Apple's New MacBook: Great for Some (But Not All)

Dr. Mac’s Rants & Raves
Episode #128


A year ago, Apple had two notebook lines — the MacBook Pro and MacBook Air. If you needed a powerful, desktop-grade laptop with a Retina display, you got a MacBook Pro; if size and weight mattered more than horsepower and screen resolution, you chose the smaller, lighter, somewhat less powerful non-Retina MacBook Air.

Earlier this year Apple threw a monkey wrench into the equation, introducing a third product family called just plain MacBook (not Pro nor Air). This new MacBook is thinner and lighter than the 11- or 13-inch MacBook Air — 2.02 pounds vs. 2.38 and 2.96 pounds respectively. But unlike either MacBook Air, the MacBook has a Retina display with nearly twice the resolution of the Air.

In addition to size, weight, and Retina display, four “firsts” make the new MacBook unique:

  • First Apple notebook with new Force Touch trackpad.
  • First Apple Notebook with new ultra-thin Apple-designed keyboard with butterfly mechanisms.
  • First Apple notebook with new low-power Intel Core M processor.

Finally (and this is the big one):

  • First Apple notebook with only one new USB-C port used for input/output and charging.

I’ve been using a base model MacBook (1.1GHz Core M processor; 8GB RAM; 128GB SSD; S.R.P. $1,299) for the past few weeks and while I’ve found a lot to like, the single USB-C port wasn’t my bucket of bits.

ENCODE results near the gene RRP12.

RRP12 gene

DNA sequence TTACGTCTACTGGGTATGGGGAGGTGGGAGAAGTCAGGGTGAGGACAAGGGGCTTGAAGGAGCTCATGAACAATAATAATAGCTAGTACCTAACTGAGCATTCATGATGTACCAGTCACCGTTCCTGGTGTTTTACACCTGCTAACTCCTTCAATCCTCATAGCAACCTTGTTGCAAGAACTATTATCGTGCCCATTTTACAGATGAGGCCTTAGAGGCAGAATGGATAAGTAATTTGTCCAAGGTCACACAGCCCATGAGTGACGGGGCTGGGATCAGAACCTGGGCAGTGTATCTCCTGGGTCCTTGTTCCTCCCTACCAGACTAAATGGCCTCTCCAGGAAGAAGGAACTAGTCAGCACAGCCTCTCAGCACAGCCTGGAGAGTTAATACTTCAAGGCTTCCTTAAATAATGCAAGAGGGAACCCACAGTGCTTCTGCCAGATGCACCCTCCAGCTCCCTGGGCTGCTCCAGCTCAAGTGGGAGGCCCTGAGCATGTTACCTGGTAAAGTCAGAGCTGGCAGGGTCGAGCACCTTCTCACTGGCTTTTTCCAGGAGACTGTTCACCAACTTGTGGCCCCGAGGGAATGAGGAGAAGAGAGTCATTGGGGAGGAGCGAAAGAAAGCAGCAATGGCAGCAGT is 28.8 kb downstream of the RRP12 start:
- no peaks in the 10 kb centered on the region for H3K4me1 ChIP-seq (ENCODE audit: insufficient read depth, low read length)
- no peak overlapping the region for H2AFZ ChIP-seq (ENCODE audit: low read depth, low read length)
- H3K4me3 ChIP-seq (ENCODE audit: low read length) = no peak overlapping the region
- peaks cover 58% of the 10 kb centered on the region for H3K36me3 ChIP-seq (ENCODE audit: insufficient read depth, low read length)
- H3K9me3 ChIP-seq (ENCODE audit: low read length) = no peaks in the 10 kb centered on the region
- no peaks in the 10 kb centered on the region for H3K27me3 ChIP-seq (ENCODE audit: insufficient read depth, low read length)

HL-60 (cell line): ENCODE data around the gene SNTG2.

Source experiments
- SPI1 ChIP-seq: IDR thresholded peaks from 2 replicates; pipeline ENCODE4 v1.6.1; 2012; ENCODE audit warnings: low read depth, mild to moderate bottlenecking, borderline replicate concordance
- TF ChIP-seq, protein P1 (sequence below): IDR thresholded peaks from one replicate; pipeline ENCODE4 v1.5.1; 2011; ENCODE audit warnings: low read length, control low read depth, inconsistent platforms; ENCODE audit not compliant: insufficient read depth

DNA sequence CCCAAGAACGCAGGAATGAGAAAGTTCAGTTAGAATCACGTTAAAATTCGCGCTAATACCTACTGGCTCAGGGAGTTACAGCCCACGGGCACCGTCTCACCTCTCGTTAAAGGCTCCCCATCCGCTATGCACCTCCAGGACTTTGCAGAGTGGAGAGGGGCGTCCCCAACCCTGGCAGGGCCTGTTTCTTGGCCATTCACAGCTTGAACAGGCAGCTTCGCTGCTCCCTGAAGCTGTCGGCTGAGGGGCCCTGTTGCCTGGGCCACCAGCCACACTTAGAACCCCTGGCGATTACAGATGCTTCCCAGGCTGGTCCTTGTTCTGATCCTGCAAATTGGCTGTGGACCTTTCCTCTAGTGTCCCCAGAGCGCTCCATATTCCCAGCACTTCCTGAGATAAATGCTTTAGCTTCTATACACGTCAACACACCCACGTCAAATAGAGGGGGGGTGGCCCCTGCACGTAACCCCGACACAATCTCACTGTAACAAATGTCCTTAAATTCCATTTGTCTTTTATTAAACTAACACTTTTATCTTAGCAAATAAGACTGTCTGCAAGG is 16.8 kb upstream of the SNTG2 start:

I like almost everything else about the new MacBook, though. Its size and weight are amazing (see photo); the new keyboard feels more precise than the MacBook Pro or MacBook Air; Retina displays are great; and it comes in three tasty colors — Gold, Silver, or my personal favorite, Space Gray.

The new 12-inch MacBook (left) is 24% thinner than the 11-inch MacBook Air (right)!

The new MacBook's Intel Core M processor, while slower than the Intel Core i5 and i7 processors found in the MacBook Pro and Air families, was responsive and reasonably peppy for most tasks. I found it more than adequate for common stuff like email, web surfing, and word processing, and it ran even my most resource-hungry apps like Photoshop CC and Final Cut Pro acceptably, though they run noticeably faster on my MacBook Pro, (which, to be fair, sports a 2.6GHz Core i7 processor and 16GB RAM).

I’m not a fan of the built-in keyboards in my MacBook Pro or Apple’s external aluminum keyboards (wired or wireless). I prefer a bigger keyboard with bouncier keys, like the Microsoft Ergonomic Keyboard 4000 that's been my main squeeze for years. So I was surprised to discover that I like the new MacBook keyboard much more than any Apple keyboard since the ADB Extended Keyboard (aka battleship Saratoga) way back in the 1980s.

Next: Force Touch Trackpad and My Problem With the USB-C Port

Page 2 - Force Touch Trackpad and My Problem With the USB-C Port


The new Force Touch trackpad didn’t do much for me. The two levels of pressing/clicking are disconcerting at first and the new Force Click gesture — a click followed by a deeper press — isn’t supported by many apps yet. Furthermore, in the handful of apps that do support it — the Finder uses it for QuickLook, for example — I kept Force Clicking when I meant to just plain click. The other new touchpad trick is haptic feedback, which is interesting but only works in Preview (as far as I could tell), vibrating gently when objects are dragged into alignment.